Just shit on the woke for the simplest of reasons: they’re stupid and wrong. There’s no need to attach any greater historical significance to it.

To play devil’s advocate for a moment: I think can bring myself to some measure of understanding their reasoning. If I were to imagine the museum as being placed into the year 3022 instead of 2022, then the closeness of events blurs much more. From a more distant perspective, it could be argued that the entire era is marked (and therefore marred) by slavery. This is similar to the way we might view The Warring States period of ancient China. It was hundreds of years long and contained multiple dimensions, but it is easily considered as a piece of intellectual furniture when we place it under a single title that defines the entire era.

It’s important to note that wokeness is not really new, it is merely ascendant. The self-flagellation and general oikophobia and repentance/reparations mentality now dominant has been with us, if not forever, at least for a very long time. From The Mikado’s ‘a victim must be found’:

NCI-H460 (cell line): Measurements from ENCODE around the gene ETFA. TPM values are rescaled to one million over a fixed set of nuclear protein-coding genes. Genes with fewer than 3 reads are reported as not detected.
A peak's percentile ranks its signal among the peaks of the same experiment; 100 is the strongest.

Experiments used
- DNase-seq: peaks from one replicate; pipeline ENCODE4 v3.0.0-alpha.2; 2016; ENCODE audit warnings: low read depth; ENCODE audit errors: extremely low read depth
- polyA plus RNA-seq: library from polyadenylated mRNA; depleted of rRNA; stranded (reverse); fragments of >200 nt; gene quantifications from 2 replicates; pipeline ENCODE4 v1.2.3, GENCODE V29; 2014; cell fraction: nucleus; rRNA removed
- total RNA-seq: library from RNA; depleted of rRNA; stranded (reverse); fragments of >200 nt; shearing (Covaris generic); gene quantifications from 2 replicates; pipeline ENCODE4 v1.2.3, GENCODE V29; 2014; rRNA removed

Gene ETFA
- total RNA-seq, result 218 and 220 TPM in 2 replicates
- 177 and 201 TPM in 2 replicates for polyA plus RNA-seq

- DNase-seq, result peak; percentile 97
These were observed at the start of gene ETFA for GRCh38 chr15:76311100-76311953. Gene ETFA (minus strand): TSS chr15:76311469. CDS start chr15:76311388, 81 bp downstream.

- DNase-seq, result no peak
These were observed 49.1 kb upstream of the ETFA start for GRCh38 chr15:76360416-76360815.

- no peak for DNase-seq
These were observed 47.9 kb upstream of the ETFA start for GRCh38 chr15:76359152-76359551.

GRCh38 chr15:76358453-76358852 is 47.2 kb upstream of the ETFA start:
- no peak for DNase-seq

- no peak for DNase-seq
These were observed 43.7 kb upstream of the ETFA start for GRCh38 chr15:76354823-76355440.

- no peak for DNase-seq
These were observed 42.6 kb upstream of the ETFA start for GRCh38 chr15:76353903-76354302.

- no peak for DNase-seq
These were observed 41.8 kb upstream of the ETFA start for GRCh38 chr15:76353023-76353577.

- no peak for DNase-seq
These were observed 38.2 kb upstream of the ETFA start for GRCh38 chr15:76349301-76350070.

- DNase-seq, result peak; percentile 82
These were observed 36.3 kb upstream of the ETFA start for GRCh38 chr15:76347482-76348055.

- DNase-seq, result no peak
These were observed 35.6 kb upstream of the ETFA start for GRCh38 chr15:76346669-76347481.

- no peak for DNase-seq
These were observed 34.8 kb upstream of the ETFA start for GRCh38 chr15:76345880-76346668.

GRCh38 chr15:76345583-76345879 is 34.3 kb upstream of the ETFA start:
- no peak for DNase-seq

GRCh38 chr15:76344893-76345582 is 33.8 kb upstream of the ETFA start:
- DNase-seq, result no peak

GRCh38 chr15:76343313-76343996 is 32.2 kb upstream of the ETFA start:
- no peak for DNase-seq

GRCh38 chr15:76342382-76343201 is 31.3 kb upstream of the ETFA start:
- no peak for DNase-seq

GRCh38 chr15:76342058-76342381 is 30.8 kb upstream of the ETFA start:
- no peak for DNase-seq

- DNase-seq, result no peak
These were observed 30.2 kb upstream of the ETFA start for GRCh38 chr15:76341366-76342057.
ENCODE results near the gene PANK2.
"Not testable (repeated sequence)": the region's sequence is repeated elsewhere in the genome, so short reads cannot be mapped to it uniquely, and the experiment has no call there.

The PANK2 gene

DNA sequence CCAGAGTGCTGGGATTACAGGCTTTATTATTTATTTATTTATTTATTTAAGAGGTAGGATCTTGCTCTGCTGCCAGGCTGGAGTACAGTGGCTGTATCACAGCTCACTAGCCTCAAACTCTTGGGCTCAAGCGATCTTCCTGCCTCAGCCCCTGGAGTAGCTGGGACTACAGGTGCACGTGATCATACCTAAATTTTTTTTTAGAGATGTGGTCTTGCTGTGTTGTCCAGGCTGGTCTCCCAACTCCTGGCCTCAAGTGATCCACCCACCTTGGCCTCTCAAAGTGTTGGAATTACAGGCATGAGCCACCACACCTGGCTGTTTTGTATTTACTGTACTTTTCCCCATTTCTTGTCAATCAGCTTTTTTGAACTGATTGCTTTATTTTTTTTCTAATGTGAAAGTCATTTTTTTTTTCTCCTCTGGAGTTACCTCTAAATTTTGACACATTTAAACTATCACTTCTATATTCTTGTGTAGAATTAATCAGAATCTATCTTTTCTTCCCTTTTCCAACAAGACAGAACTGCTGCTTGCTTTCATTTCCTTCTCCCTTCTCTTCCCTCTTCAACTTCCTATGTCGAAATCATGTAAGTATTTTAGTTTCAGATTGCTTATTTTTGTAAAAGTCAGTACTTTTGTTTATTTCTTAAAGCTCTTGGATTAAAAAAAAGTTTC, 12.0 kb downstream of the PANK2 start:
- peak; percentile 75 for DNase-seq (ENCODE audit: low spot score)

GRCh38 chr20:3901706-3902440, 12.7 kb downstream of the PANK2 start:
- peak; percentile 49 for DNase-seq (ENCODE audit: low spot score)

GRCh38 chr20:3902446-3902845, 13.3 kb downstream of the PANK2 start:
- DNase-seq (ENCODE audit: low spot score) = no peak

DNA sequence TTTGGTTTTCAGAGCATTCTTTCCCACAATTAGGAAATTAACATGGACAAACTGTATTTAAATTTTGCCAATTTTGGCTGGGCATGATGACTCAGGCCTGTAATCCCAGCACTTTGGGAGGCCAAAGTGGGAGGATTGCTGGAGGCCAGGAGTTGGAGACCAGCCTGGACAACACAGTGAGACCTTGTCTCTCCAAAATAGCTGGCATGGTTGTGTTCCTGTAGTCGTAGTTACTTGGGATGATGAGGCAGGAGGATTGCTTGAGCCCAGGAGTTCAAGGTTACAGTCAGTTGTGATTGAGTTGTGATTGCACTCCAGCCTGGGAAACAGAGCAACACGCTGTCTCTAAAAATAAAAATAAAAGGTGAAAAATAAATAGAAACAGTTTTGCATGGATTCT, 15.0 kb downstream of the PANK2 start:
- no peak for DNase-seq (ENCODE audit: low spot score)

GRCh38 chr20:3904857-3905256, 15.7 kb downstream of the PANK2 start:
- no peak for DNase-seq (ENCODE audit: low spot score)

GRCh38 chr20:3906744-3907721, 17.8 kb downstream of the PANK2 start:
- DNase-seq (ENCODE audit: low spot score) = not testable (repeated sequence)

And the people who eat peppermint and puff it in your face,
They never would be missed — they never would be missed!
Then the idiot who praises, with enthusiastic tone,
All centuries but this, and every country but his own;
And the lady from the provinces, who dresses like a guy,
And who “doesn’t think she dances, but would rather like to try”;

The ‘praising every country but his own’ goes back at least that far. Orwell described the wealthy socialist who actually despised the working poor, but hated the wealthy even more.


Yabut that’s basically a deliberate unfocusing, a deliberate misunderstanding. Fact is that during that period, as industrialization went up, slavery, and most other forms of human misery went down. Warts and all – and God knows there were warts – the industrial revolution was the engine that made virtually everything we now value, possible. The steam engine was not the ally of slavery, it was it’s profound enemy.



I once read a rather convincing theory that Heron of Alexandria (c. 10 AD – c. 70 AD) had invented or adapted most of the technologies that nearly two thousand years later would lead to the industrial revolution.